July 2, 2015
University of Rochester Medical Center scientist Ruchira Singh, Ph.D., received a grant from the Knights Templar Eye Foundation to investigate how neurodegenerative diseases, such as juvenile Batten disease, cause blindness.
Singh, assistant professor of Ophthalmology and Biomedical Genetics, will use the $60,000 grant to create a human model of Batten disease (CNL3) using patient’s own cells. The project may lead to better understand the disease mechanisms, aiding in the development of drug therapies to preserve vision in affected patients.
For the complete article, visit the URMC newsroom.
December 18, 2013
Workshop on JNCL Clinical Trials Outcomes
There are a number of recent and ongoing clinical trials in Batten Disease. Most of these are focused on asking if these potential new treatments are safe. After safety studies are completed, the next stage of clinical trials research is to learn if these or other interventions are effective. In order to answer this question, we will need a way to measure whether or not an intervention actually makes a meaningful difference in disease course.
Therefore, the URBC hosted a workshop titled, Outcome Measures and Infrastructure for Phase III Studies in JNCL (December 6-7, 2013). The workshop brought together experts in the clinical features of JNCL, experts from other fields (clinical trials in rare diseases, statistics, etc.), and Batten family representatives. Each expert was invited to bring trainee to accompany him/her, so that we can continue cultivating the next generation of researchers who are focused on Batten Disease. Our goals were to:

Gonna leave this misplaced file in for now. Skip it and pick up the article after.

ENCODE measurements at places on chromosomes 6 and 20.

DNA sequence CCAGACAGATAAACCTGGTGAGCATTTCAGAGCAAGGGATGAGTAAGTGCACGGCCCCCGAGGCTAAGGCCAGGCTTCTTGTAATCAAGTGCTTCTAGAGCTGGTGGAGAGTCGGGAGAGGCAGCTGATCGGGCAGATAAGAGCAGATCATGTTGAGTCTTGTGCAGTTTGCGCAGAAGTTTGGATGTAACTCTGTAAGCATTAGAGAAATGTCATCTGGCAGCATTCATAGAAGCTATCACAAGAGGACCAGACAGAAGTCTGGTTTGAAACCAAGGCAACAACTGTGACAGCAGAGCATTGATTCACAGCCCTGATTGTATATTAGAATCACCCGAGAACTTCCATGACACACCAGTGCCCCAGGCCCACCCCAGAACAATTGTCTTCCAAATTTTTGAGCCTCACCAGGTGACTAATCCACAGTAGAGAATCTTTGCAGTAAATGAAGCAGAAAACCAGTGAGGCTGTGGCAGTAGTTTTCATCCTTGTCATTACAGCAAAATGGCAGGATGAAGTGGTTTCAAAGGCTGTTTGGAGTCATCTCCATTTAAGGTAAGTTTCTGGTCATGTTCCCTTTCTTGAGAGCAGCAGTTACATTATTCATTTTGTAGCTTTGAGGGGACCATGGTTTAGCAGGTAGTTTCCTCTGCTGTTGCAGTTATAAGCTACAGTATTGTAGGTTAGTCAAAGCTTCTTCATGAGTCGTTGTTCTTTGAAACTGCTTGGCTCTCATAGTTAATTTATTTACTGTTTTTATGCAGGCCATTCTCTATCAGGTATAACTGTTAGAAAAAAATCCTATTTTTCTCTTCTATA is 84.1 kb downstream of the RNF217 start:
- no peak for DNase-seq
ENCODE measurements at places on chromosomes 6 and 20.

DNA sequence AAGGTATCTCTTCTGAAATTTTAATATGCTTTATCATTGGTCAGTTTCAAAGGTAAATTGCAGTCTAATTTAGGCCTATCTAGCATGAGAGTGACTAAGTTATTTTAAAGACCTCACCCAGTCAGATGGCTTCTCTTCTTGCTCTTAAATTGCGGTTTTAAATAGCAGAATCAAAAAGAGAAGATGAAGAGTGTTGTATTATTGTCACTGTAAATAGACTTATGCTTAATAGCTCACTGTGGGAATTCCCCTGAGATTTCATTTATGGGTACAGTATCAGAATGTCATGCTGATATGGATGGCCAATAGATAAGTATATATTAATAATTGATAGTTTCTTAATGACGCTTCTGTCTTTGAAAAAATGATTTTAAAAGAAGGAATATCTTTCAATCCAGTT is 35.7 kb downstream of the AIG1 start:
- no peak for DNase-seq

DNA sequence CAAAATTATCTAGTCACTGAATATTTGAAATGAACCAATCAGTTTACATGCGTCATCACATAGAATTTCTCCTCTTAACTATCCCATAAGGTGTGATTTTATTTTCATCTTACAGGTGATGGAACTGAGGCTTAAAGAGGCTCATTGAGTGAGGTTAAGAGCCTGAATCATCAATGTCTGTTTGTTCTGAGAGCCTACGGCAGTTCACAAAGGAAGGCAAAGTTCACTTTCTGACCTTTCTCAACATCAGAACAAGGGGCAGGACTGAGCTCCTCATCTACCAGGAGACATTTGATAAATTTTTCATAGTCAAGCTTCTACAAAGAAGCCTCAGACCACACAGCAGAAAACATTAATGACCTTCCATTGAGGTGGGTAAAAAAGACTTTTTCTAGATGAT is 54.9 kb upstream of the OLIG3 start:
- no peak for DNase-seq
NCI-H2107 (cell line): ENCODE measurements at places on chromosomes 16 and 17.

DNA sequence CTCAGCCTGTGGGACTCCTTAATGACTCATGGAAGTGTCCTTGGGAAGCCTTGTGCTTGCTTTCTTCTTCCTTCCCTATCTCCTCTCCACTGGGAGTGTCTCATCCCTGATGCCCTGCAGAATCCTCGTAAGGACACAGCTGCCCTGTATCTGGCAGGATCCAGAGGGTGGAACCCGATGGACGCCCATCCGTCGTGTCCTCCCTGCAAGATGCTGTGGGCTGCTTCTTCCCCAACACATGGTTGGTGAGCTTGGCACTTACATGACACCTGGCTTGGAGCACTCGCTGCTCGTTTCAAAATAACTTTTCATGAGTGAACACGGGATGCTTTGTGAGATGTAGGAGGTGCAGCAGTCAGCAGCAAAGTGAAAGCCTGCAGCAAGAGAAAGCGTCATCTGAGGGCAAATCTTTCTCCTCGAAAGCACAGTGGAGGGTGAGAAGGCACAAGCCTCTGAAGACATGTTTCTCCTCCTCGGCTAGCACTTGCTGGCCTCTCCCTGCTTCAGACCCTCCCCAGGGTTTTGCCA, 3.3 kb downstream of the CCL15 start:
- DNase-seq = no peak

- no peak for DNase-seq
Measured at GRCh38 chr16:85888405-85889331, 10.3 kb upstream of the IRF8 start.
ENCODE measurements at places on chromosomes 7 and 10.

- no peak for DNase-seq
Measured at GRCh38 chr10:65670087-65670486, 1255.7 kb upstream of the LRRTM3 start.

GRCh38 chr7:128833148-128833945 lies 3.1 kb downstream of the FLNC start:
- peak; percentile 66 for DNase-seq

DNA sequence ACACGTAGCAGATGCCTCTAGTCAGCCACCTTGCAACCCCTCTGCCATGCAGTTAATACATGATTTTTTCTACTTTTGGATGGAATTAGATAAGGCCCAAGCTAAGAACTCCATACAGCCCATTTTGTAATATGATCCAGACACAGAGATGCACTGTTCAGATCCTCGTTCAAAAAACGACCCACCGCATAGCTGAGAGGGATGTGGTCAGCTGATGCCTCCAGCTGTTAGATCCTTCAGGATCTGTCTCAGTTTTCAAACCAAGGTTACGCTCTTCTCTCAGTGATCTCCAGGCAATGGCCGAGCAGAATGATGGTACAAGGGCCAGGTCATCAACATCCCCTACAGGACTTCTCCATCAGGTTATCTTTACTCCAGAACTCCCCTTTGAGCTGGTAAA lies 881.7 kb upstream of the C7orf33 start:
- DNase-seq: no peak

- Identify possible outcome measures for future clinical trials
- Develop a roadmap for further research to test and refine outcome measures
- Strengthen research collaborations to support outcome measure development
November 1, 2013
The University of Rochester Medical Center is currently recruiting subjects with JNCL for a clinical trial. This research study will focus on evaluating whether an investigational drug is safe and well tolerated in children with JNCL. Mycophenolate mofetil (also known as Cellcept) is a medication that suppresses the immune system. The study is 22 weeks long with a total of 8 in-person visits and 4 telephone contacts. Four visits require travel to University of Rochester Medical Center in Rochester, New York, and four visits are with your child’s local physician. Four contacts take place by telephone. Travel costs are covered by the study. Children enrolled in the study will take mycophenolate syrup twice a day, and will have blood drawn at each study visit to monitor safety.
For further information, please contact Amy Vierhile at (585) 275-4762.